The Rajasthan High Court recently made significant remarks regarding the right of a minor rape victim to make reproductive choices.
The division bench comprised by Justice Sandeep Mehta and Dr. Justice Pushpendra Singh Bhati has held that "the right of a child rape victim to make the reproductive choice of terminating the foetus heavily outweighs the right of the child in womb to be born even where the pregnancy is at an advanced stage."
The decision has come in a second appeal preferred by the State Government in its capacity as the parens patriae, after a single-Judge bench of the High Court denied a minor rape victim's plea to terminate 25 weeks old pregnancy.
Vide the impugned order dated October 17, 2019, a single-Judge bench of the High Court turned down the prayer for termination of the child's pregnancy holding that the foetus in womb had a right to life as guaranteed under Article 21 of the Constitution.
This observation of the single-Judge was based on the following grounds:
(a) the balance was tilted in favour of the right to life of the child and not the victim's right to undergo medical termination of pregnancy;
(b) petition had been filed by the victim's widowed mother who could not have possibly perceived the feeling of a mother carrying a child in her womb
(c) An NGO had volunteered to take care of the child after its birth and thus, it could be presumed that the child would be brought up with requisite care and attention.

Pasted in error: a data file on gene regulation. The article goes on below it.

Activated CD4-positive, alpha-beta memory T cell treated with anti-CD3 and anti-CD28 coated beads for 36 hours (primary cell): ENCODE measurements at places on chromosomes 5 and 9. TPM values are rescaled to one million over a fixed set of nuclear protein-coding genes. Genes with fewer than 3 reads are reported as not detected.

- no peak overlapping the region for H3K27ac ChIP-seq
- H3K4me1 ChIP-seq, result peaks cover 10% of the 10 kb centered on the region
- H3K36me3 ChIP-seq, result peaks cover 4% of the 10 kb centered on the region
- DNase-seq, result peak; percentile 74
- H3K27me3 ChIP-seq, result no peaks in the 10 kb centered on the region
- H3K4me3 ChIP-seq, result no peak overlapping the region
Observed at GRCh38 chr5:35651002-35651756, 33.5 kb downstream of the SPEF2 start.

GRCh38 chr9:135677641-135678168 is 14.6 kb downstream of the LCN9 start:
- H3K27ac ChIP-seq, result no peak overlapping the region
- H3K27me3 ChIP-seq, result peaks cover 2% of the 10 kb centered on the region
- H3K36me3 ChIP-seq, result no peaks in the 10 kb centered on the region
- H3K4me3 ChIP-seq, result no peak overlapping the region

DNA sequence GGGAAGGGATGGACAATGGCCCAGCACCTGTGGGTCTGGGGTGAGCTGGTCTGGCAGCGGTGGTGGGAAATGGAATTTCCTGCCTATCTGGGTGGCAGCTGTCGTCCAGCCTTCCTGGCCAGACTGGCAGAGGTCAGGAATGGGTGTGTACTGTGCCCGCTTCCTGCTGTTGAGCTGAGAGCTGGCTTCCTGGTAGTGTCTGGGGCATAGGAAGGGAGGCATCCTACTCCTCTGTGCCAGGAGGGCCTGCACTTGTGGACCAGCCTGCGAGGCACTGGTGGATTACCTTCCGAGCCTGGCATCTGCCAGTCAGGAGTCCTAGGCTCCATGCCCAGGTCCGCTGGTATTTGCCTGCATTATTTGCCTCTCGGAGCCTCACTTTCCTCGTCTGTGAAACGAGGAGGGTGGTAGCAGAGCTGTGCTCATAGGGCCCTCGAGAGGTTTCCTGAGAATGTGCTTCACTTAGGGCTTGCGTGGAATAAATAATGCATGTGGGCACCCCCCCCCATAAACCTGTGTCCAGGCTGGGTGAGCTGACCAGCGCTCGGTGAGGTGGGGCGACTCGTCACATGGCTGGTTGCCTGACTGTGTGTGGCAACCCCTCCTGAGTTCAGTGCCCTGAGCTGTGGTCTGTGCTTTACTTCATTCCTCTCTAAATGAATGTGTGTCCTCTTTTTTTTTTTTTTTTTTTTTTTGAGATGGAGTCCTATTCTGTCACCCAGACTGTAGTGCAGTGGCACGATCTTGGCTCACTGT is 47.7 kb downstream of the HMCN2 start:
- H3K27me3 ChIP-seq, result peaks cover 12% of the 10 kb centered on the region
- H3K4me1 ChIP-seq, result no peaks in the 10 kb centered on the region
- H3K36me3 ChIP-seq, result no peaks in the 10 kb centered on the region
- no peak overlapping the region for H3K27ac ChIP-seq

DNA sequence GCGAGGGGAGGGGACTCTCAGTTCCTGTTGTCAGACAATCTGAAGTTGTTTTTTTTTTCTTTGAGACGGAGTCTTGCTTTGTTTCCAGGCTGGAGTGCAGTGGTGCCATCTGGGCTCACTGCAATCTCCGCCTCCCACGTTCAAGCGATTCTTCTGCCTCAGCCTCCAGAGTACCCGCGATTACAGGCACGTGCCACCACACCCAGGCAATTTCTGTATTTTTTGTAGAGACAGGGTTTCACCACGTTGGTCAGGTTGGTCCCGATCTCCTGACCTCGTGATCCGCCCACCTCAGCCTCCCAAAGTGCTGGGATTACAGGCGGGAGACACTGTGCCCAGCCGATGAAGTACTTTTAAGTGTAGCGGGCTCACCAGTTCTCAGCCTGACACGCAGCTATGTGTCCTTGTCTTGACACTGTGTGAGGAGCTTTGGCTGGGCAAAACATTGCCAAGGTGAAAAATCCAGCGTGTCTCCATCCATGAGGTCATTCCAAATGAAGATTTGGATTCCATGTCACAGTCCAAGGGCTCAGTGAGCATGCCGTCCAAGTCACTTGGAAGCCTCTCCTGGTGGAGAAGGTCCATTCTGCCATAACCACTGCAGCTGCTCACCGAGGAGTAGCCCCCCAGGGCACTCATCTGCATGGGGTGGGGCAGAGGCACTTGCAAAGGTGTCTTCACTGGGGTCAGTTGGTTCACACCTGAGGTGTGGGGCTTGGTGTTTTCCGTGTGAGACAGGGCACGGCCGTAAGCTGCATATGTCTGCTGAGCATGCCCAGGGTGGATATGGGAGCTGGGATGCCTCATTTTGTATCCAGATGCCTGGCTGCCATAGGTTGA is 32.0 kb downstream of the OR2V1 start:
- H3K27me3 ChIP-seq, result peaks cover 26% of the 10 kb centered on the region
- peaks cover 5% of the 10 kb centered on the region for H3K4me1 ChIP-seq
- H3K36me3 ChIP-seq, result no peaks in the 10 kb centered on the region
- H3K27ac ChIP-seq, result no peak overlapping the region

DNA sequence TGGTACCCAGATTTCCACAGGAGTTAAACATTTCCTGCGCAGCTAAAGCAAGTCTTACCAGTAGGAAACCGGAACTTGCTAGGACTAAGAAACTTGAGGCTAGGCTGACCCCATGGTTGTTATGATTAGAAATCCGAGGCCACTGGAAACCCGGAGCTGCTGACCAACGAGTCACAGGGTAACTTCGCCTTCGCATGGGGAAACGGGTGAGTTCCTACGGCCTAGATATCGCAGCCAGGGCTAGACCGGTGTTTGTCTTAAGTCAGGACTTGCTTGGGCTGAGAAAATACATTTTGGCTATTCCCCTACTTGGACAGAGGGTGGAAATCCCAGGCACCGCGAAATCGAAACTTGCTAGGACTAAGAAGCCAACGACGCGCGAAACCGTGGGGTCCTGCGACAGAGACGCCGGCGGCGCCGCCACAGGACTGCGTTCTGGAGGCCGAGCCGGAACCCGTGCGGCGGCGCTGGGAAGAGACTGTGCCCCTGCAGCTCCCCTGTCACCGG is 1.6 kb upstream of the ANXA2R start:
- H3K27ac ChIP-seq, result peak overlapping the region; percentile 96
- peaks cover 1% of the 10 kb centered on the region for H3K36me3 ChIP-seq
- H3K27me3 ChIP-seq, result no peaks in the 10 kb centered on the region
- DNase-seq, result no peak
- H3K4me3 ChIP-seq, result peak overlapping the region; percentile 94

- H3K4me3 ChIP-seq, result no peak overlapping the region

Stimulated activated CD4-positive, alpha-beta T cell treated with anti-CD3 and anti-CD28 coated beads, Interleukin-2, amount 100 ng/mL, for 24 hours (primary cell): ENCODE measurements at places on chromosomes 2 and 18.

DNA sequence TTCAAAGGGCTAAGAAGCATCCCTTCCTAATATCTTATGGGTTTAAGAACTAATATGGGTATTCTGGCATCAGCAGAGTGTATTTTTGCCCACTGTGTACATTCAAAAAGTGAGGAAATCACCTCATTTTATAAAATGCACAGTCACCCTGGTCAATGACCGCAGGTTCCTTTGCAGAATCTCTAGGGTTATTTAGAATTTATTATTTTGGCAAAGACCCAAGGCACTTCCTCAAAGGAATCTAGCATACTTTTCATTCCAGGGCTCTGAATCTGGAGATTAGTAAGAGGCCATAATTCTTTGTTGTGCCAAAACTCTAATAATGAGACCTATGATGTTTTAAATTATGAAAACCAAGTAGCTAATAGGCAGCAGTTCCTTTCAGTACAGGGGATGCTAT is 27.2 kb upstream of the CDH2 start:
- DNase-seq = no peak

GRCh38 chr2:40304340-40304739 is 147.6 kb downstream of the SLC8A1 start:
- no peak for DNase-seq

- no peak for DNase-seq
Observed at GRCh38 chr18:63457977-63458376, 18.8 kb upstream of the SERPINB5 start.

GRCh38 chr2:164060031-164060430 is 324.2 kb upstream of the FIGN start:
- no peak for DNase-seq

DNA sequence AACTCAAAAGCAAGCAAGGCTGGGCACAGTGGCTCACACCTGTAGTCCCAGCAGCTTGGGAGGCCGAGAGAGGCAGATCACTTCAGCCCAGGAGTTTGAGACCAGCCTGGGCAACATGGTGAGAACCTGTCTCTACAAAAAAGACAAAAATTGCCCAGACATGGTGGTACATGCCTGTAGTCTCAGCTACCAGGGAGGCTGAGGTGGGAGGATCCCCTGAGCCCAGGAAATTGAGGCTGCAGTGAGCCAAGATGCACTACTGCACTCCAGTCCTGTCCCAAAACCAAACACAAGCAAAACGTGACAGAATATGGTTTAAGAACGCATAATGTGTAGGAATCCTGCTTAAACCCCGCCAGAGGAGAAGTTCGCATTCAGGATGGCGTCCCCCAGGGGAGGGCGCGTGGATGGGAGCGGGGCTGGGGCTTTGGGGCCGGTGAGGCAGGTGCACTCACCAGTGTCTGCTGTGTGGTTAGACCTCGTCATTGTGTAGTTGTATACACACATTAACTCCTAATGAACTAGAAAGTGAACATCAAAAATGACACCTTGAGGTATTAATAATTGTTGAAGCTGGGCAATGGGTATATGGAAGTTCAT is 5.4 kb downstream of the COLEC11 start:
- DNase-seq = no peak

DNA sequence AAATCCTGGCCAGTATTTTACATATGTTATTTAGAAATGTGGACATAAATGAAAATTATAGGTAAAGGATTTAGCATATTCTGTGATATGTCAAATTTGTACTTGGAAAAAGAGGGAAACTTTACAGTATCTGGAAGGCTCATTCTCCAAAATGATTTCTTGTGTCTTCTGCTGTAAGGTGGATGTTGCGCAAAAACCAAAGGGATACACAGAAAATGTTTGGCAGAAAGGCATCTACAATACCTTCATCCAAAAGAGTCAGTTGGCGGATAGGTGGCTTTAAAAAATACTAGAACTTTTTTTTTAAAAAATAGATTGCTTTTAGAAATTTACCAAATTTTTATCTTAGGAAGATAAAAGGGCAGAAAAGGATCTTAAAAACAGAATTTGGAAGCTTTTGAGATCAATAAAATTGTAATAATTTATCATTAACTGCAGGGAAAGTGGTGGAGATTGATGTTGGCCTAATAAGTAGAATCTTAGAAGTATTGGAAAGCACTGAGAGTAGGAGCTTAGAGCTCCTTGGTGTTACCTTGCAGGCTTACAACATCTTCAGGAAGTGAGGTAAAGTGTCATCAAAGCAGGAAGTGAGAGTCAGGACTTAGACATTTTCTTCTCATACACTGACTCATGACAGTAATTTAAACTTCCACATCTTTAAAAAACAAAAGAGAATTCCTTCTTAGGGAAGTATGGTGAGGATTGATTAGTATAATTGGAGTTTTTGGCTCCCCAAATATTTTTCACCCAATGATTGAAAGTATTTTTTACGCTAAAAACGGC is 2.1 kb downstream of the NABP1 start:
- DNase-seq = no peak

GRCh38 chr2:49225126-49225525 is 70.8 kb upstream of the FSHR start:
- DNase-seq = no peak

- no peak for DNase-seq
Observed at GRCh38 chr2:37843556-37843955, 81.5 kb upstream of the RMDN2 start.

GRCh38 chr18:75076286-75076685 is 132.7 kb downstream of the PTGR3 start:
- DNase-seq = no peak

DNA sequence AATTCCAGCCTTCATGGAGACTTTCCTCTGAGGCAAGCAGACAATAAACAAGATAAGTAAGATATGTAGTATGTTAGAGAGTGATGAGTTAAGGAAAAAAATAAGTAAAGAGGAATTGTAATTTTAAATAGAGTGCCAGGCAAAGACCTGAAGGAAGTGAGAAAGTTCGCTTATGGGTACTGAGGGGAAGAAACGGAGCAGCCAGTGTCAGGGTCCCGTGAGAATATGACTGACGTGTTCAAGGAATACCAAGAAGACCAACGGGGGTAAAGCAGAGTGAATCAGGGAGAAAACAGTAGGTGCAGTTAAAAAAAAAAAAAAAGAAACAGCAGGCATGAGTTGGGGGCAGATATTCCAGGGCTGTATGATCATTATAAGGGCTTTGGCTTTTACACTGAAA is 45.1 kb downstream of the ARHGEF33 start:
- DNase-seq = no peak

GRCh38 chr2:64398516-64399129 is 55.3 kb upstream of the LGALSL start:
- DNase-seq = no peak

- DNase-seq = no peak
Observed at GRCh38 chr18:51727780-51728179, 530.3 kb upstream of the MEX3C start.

The division bench was of the opinion that the impugned Judgment impinges upon the statutory right of seeking medical termination of pregnancy provided to victims of rape under the Medical Termination of Pregnancy Act (MTPA).
In the facts of the case the bench observed, the appeal had been rendered "futile" as the minor victim would already have given birth to the child. However, it proceeded to assess the legality of the impugned judgment in an endeavour to protect the rights of the possible victims.
Right to life of victim outweighs right to life of foetus
The state counsel had urged that in a case where conception is a result of sexual assault being committed on a minor girl, her fundamental right to live as a normal person without undergoing the trauma of giving birth at such a tender age would have to be given precedence over the "fictional fundamental right" of the child yet to be born.
Concurring with this submission, the bench observed that a woman's right to privacy, dignity and bodily integrity is a fundamental right guaranteed by Article 21 of the Constitution of India; and when the prospective child has been conceived as a result of rape, the eventuality has been held as causing "grave injury" to the mental health of a woman by the Supreme Court in Suchita Srivastava & Anr. v. Chandigarh Administration, (2009)9 SCC 1.
In the comparative evaluation, the court said,
"the infringement of the fundamental right to life of the victim heavily outweighs the right to life of the child in womb."
The bench emphasized that the single-Judge did not appreciate the settled position of law that the right to reproductive choice includes both procreation as well as abstention therefrom.
Grave mental injury of the victim